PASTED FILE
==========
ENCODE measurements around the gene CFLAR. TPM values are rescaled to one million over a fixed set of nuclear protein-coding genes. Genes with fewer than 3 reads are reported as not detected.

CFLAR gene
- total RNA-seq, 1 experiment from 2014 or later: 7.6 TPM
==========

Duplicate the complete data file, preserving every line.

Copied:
ENCODE measurements around the gene CFLAR. TPM values are rescaled to one million over a fixed set of nuclear protein-coding genes. Genes with fewer than 3 reads are reported as not detected.

CFLAR gene
- total RNA-seq, 1 experiment from 2014 or later: 7.6 TPM